rLiving Day 5: Customer Relationships (Continuity)
Posted by Simon on May 4, 2010
At work today we were running through a virtual version of Forum‘s program, Achieving Service Excellence, on Adobe Connect Pro. Forum was a pioneer in “customer focus” and organizations still come to us because our deep experience and expertise in the customer experience. For years ASE (and its companion, Managing Service Excellence) has helped fancy ice-cream stores, banks, hotels, gas stations and more improve customer satisfaction, retention and spend. A center-piece of ASE is a simple but powerful ‘customer interaction cycle’ (shown with permission below). The behavioral battle for most people is resisting the temptation to go straight to ‘helping’, and then to keep going to ‘keeping’. But that’s not my point here [end of unpaid commercial]: the model presumes you’re going to see the customer again.
Relational Proximity Dimension #2 is Continuity: our relationship is formed and strengthened by the amount, frequency and span of time we are together. ‘Together’ is a function of directness (Dimension #1), so even if you only have an online relationship with someone Continuity will likely still strengthen the relationship.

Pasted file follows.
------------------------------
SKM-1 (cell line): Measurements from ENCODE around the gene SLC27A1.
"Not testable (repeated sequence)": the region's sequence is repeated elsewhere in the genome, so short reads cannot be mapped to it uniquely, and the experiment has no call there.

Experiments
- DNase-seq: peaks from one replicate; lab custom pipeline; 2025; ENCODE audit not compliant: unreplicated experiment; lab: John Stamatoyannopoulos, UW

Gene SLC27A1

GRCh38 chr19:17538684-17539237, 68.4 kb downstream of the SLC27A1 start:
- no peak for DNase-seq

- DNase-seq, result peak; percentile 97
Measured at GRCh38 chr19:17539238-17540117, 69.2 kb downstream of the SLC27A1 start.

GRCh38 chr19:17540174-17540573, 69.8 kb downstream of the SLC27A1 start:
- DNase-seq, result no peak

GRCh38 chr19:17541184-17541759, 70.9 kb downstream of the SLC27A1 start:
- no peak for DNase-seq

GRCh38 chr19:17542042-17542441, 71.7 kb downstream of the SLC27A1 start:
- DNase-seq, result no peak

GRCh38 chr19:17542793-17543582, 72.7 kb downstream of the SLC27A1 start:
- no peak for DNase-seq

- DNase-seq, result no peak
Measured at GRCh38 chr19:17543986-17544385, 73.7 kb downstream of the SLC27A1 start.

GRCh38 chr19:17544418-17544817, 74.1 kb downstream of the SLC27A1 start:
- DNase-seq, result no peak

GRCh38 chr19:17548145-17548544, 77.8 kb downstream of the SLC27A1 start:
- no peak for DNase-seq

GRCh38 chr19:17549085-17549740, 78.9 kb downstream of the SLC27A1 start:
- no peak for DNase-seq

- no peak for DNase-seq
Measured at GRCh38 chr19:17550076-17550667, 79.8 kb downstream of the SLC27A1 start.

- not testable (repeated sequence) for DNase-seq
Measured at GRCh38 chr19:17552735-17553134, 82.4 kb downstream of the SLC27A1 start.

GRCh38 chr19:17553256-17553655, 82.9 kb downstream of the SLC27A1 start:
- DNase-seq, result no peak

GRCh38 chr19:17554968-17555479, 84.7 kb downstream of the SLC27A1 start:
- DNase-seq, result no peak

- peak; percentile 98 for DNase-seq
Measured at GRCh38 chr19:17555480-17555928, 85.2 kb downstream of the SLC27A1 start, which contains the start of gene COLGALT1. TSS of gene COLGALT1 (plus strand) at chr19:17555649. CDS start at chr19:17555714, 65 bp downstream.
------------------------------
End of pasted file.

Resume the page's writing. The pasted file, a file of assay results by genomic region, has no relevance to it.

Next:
I’d argue that if we meet once, we don’t really have a relationship. Not that I would approach you like that, especially if I’m a customer service representative. If I meet you once, but expect to meet you again, and you expect to meet me again, then suddenly it’s as though something is at stake, so trust is required and therefore a relationship is established. You can see how the expectation of a future meeting might change how we treat someone.
Two sets of vendor-client relationships may have met exactly the same number of times but because one set has an expectation of a future there is inevitably more depth and seriousness to the relationship. Historical perspective works the same way; having a sense of common history together means you can think and feel and say, “That was us, you and me! We did that. We went through that together!”.
Or, of course, you could look back and say “you keep screwing me over!”. Continuity, like the other dimensions, is a necessary basis of a good relationship but doesn’t guarantee it.
Whether with a customer or a friend, try recalling your history together, and discuss plans for the short or long-term future. Then actually start meeting regularly! See how that changes your sense of the health and vitality of the relationship.